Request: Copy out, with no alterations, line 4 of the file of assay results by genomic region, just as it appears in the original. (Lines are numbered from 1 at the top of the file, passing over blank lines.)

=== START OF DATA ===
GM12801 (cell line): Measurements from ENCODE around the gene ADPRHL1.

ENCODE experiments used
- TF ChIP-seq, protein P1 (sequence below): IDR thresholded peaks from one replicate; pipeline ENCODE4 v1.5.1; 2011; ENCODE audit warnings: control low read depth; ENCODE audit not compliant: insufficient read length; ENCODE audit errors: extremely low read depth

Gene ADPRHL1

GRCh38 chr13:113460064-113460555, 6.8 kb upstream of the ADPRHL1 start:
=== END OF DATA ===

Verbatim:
Gene ADPRHL1